Boehner said Rep. Jo Bonner, R-Ala., is "widely respected" by both parties and has a "deep appreciation for the importance of both ethics education and enforcement in the House," The Hill Newspaper reported.
In selecting Bonner, Boehner rejected calls to fill the committee with an entirely new roster, the report said. Bonner was the committee's ranking member during a controversial period throughout the last Congress.
In a written statement, Boehner said, "The American people have every right to expect the highest standards of ethical conduct from their elected leaders, and it is important for members of both the majority and the minority to work together to ensure that such standards are observed and respected at all times within the institution."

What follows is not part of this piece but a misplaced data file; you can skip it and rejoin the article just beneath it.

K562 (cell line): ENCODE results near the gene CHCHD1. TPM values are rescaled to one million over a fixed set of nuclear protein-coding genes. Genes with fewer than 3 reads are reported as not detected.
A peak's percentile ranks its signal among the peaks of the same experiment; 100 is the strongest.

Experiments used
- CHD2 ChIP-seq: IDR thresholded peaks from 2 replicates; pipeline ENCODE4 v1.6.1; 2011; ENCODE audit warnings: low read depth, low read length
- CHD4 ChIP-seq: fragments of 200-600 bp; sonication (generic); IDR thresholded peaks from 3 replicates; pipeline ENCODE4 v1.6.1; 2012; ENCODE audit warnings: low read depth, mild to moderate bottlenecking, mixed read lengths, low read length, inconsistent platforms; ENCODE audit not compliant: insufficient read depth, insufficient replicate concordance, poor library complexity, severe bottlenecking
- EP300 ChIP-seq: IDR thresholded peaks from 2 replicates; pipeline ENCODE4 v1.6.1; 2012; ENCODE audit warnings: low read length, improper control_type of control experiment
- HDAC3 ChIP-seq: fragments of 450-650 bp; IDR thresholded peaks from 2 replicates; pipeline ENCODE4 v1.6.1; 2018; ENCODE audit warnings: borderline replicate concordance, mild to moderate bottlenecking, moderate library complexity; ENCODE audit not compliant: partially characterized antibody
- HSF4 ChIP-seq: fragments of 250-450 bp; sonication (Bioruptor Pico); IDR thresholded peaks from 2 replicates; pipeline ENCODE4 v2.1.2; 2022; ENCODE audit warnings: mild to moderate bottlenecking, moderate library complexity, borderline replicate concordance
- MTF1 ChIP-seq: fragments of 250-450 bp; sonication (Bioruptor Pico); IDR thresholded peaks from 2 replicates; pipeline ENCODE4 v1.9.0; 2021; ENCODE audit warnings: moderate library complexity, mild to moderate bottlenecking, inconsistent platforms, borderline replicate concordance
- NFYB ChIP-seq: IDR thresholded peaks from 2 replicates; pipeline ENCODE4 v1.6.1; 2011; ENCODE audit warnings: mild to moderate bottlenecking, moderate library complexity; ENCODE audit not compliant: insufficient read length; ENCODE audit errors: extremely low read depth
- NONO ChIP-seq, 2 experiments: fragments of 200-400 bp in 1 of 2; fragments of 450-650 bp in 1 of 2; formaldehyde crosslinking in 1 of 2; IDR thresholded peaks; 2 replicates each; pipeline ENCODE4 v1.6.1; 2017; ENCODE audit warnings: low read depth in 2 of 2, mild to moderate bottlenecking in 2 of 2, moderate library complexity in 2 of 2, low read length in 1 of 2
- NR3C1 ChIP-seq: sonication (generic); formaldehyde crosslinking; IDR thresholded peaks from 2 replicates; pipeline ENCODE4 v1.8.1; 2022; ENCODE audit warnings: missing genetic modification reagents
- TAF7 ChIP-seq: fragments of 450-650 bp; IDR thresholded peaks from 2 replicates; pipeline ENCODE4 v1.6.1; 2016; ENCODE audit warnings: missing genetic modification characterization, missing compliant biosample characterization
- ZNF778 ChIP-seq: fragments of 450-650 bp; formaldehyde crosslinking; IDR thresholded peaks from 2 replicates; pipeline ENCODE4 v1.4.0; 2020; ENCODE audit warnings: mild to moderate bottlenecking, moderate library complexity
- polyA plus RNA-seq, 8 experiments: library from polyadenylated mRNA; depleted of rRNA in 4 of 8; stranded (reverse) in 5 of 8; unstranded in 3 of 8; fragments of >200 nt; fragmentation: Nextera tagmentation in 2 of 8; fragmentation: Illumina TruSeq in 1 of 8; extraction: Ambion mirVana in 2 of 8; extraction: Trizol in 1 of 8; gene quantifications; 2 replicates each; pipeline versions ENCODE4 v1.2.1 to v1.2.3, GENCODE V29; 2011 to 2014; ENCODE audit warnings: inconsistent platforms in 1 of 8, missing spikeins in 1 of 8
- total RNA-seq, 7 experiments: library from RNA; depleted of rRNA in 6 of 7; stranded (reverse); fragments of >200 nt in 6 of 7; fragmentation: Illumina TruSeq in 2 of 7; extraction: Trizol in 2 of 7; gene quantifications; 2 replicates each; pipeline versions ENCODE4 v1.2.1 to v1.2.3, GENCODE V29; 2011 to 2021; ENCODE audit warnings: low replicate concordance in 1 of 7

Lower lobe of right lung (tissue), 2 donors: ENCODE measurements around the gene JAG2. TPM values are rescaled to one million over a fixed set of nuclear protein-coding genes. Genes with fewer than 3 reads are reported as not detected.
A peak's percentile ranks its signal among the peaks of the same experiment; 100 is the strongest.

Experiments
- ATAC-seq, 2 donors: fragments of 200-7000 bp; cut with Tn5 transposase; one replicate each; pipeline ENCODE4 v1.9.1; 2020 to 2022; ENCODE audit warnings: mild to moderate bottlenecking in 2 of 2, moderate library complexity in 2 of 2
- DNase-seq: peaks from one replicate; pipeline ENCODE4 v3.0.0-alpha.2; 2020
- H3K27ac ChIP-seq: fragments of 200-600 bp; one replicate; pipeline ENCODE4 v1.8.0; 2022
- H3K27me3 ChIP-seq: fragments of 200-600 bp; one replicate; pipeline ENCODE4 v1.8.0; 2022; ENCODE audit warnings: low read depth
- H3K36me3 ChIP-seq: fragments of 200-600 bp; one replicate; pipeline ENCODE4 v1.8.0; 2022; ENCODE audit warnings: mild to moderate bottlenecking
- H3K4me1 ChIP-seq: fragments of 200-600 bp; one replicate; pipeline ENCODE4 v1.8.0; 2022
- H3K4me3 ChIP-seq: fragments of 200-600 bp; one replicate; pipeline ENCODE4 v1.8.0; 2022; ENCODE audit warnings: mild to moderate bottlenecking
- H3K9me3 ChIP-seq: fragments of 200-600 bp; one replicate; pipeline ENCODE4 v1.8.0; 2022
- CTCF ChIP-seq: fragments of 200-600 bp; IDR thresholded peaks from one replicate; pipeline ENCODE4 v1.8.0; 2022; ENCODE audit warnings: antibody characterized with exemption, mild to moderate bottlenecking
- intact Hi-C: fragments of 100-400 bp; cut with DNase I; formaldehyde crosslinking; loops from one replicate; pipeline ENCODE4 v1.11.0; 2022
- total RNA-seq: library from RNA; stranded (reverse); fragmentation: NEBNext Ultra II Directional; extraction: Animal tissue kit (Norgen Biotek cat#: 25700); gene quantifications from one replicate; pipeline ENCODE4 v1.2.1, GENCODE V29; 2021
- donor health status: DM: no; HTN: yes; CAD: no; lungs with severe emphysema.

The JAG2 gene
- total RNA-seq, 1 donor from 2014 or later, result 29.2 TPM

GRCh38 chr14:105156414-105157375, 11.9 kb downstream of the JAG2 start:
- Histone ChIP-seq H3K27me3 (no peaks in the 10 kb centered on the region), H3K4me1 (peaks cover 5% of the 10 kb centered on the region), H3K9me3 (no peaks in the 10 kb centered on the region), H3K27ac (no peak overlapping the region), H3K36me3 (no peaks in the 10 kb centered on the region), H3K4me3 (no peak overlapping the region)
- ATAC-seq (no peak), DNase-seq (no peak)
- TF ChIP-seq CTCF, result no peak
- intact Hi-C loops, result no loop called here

Over the last two years, the panel was the scene of partisan infighting, facing criticism for its handling of Reps. Charles Rangel, D-N.Y, and Maxine Waters, D-Calif.
During the summer, Bonner took what The Hill called the unusual step of publicly criticizing Ethics Chairwoman Zoe Lofgren, D-Calif., for not scheduling Rangel's ethics trial before the November midterm elections.
The House censured Rangel in early December. The Waters case is pending after her public trial was delayed in late November.